“Golovkin and Alvarez should have a rematch because I believe that Golovkin was going to knock him out and would of if Canelo didn’t run, which is what he did for the last round rounds to make it a draw. ‘Triple G’ fights like me, a pressure fighter who brings it to you. He was bringing Canelo down, landing head shots and body shots, and he made him fight like a sissy.”
Despite his admiration for what Joshua has achieved so far, Toney told me that “AJ” will have to crack American if he wants to really make an impact on his division. “Joshua has been fighting all over here (the UK) so that your people can see him, but he needs to come to the States,” he said.
“The money was always better in the American casinos and sites. I fought over here for Prizefighter (in 2013), and it was OK, but I always wanted to be where the best competition was. If you think you are better than me then we’ll fight and we’ll let’s see who is the best. We bred the best fighters in the world in America, and especially in Detroit. Vegas, New York or Detroit were always the places to be in boxing.
“Detroit may be in bad shape right now, but it is still the boxing capital of the world because so many great fighters came through it: [Ray] Robinson, Joe Louis, James Toney, [Tommy] Hearns, Ezzard Charles and even Stanley Ketchel. People forget that Tommy was a very accomplished boxer, he out-boxed Sugar Ray Leonard before getting stopped and should have won the rematch. He is a legend, an all-time great. I still love Detroit. I started my career in that city at the Premier Centre in 1988. It was packed. [Floyd] Mayweather is from Michigan too.
“We had all the boxing skill in the world in the Detroit gyms. I learned how to adapt to different fights and styles. I even sparred your guy, the one who fought Tommy and moved to America, Dennis Andries. He got beat by Tommy in Detroit then came to the gym to become a Kronk fighter and a James Toney punch bag. He was strong, though. Then you move on to Vegas, where the best actors, TV stars and sports stars go to watch the fights. If Joshua wants to be the biggest then he has to break the States.”
Floyd Mayweather retired earlier this year after reaching 50-0 by stopping Conor McGregor in round 10 of their August showdown to remain undefeated. Labelled a sham and a money grab, the fight earned “Money” a reputed $100 million dollars and captured the wider public imagination.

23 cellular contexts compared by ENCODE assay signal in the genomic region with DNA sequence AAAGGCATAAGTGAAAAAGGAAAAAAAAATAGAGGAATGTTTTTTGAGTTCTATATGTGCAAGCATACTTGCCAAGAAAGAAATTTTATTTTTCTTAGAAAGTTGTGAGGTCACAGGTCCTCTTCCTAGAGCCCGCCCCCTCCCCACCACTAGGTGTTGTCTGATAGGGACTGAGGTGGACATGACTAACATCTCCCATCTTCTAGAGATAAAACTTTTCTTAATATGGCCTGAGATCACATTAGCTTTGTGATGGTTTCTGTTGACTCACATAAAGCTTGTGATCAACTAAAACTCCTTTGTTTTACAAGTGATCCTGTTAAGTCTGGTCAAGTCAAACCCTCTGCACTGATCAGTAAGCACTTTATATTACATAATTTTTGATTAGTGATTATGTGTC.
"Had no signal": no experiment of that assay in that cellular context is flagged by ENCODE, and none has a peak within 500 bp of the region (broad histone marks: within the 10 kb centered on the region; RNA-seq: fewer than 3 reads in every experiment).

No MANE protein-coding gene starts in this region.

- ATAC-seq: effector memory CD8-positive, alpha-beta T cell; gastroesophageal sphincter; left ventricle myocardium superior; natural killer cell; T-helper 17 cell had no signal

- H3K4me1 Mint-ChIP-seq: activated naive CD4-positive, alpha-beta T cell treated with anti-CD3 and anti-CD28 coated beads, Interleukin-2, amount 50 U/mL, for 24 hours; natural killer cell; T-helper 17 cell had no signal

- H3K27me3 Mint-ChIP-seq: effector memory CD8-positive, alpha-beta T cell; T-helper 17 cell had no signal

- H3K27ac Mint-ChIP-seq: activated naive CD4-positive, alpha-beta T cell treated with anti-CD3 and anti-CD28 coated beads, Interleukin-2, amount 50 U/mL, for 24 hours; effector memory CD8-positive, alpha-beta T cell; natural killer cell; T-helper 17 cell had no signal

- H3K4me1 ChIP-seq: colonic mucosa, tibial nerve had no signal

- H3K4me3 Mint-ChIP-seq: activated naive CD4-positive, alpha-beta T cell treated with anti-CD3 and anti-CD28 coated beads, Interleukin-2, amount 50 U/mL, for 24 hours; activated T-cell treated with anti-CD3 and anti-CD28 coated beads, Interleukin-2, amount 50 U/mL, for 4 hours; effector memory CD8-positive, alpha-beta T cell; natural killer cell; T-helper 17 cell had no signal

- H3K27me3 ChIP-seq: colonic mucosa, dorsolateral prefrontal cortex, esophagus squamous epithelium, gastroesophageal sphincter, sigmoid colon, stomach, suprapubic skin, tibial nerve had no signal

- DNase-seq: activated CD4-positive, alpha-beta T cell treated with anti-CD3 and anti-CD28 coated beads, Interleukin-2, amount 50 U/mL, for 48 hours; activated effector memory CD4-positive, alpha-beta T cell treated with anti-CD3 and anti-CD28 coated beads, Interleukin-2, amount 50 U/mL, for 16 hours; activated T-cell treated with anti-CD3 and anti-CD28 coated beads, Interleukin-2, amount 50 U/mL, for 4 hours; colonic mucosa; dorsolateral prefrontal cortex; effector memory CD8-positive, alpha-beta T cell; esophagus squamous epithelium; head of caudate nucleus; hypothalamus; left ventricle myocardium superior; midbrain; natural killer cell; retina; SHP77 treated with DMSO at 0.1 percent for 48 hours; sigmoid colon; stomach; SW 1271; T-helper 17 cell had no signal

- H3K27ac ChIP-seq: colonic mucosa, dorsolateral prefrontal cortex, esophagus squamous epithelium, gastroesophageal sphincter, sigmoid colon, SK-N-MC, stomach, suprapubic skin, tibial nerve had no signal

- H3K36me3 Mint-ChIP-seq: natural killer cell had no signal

Toney, though, believes that “Notorious” should go back to the UFC, saying: “Floyd makes everyone look bad, just like I did. When Floyd is right there ain’t no one who can touch him. I love Floyd, he is a great fighter who fought the main fighters and did what he had to do. Floyd did what he had to do in that fight, he carried McGregor and then stopped him. I have no problem with it, but they are talking about McGregor fighting other boxers, he should go back to MMA.
“Don’t get me wrong, MMA is good, it is cool, yet when they get tired of being hit what do they do? They hug and fall on the ground because they don’t want to be hit anymore. In boxing, it is man-to-man. If you get tired then that’s your ass, get your lawnmower out and start mowing grass. I also love football, it is my favourite sport. I love anything that is rough and that’s why I don’t like basketball or baseball, it is for girls, and tennis definitely is for girls—if it ain’t rough then it ain’t for me.”
Now semi-retired, his last official fight was sixth-round KO win over Mike Sheppard in May, the former trash talker extraordinaire feels that modern boxing has lost more than just what people call old-school skills, arguing that, despite his continued love for it, the sport has been in a steady decline for years now. “If you go from the 1990s down, then it is good,” lamented Toney. “Go up from there and you can forget about it, apart from a few years in the 2000s.”
“Boxers of today aren’t like the ones in the past, hell no. Could they live with [George] Foreman, [Joe] Frazier and Ali, nope. Even Ernie Shavers, are you kidding me? He made people see stars. These middleweights today couldn’t deal with Marvin [Hagler]. I loved Marvin, he was one of my favourites. Ray Robinson was the greatest fighter of all time, Marvin was the greatest middleweight. Even Ray Leonard couldn’t beat Hagler. I don’t care what anyone says, Hagler won that fight.
“Marvin should have fought for the title earlier yet if he’d have fought for the title earlier no one would have had a chance to fight for the title because he was a beast. Even Mustafa Hamsho and Wilfred Scypion would do something today. Then you had the light-heavyweights: Eddie Mustafa Muhammad and Dwight Muhammad, they were all killers. For fighters today living in that realm would be murder.”
As an aside, Toney was trained by Mustafa for a spell, so did they discuss what would have happened had they met at 175lbs? “I used to tell Eddie that I’d have kicked his ass,” he said with a grin before disappearing into the Bristol night.